On-Line Monitoring Applications in Nuclear Power Plants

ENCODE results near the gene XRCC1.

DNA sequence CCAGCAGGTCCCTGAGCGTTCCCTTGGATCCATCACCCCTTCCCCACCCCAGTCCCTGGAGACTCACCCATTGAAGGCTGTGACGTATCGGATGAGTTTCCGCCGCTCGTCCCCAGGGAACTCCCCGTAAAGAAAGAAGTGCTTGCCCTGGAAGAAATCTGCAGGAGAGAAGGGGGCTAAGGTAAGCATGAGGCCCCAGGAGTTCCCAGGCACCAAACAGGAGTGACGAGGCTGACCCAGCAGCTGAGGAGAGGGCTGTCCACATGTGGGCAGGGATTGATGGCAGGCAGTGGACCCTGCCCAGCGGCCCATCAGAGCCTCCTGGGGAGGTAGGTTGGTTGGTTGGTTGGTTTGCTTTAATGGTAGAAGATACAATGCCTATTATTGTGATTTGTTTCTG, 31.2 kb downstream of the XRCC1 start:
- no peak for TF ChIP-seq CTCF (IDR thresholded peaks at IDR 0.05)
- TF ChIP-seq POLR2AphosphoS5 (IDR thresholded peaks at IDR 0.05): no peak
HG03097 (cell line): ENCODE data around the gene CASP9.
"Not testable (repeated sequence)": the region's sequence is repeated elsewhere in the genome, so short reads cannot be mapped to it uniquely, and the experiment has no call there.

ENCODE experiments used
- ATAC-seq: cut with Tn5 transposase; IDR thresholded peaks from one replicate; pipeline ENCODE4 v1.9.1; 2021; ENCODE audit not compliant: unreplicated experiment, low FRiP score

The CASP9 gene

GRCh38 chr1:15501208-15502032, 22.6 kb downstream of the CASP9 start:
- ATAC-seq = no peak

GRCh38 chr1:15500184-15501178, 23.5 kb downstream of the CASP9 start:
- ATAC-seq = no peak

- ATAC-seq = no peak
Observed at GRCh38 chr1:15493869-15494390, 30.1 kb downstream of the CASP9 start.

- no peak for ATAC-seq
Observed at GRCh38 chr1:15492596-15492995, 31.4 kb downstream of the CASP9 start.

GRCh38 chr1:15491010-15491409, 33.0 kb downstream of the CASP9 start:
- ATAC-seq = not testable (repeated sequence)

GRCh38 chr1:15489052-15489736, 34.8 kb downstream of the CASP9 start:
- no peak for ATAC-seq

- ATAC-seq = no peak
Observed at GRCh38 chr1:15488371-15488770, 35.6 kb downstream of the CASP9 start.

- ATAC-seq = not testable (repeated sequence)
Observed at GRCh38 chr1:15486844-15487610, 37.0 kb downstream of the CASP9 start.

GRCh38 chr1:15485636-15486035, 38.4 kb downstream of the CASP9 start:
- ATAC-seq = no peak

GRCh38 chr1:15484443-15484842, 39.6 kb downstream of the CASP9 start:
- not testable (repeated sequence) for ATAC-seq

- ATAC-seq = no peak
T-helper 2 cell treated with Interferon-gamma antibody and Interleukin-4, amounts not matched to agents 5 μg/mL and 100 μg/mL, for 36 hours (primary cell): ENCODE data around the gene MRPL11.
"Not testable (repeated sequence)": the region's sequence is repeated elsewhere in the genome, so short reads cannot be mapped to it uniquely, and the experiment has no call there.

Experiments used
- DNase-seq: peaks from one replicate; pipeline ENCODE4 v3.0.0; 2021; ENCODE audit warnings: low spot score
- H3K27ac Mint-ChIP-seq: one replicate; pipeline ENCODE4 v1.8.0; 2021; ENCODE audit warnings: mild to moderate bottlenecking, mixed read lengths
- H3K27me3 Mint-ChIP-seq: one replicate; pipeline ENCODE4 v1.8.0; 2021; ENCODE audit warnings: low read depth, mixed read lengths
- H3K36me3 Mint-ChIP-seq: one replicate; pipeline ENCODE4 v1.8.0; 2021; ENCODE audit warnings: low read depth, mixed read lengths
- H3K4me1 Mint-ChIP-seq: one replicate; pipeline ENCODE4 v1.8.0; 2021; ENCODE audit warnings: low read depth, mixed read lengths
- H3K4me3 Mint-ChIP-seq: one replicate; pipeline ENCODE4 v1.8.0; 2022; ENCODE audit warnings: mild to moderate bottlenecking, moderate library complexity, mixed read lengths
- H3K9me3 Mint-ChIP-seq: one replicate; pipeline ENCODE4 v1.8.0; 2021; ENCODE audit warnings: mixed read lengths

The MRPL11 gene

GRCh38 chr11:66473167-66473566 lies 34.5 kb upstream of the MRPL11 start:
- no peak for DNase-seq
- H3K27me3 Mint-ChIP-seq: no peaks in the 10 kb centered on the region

Abstract: As the current generation of nuclear power plants have passed their mid-life, increased monitoring of their health is critical to their safe operation. This is especially true now that license renewal of nuclear power plants has accelerated, allowing some plants to operate up to 60 years or more. Furthermore, many utilities are maximizing their power output through uprating projects and retrofits. This puts additional demand and more stress on the plant equipment such as the instrumentation and control (I&C) systems and the reactor internal components making them more vulnerable to the effects of aging, degradation, and failure. In the meantime, the nuclear power industry is working to reduce generation costs by adopting condition-based maintenance strategies and automation of testing activities. These developments have stimulated great interest in on-line monitoring (OLM) technologies and new diagnostic and prognostic methods to anticipate, identify, and resolve equipment and process problems and ensure plant safety, efficiency, and immunity to accidents. The foundation for much of the required technologies has already been established through 40 years of research and development (R&D) efforts performed by numerous organizations, scientists, and engineers around the world including the author. This thesis provides examples of these technologies and demonstrates how the gap between some of the more important R&D efforts and end users have been filled by the author providing the nuclear industry with the means to meet regulatory requirements, comply with technical specification provisions, or resolve operational and maintenance issues. In doing so, emphasis is placed on the author’s most significant contributions to development and implementation of noise analysis and OLM technologies for remote testing of the static and dynamic performance of process instrumentation sensors while they remain installed in operating nuclear power plants.

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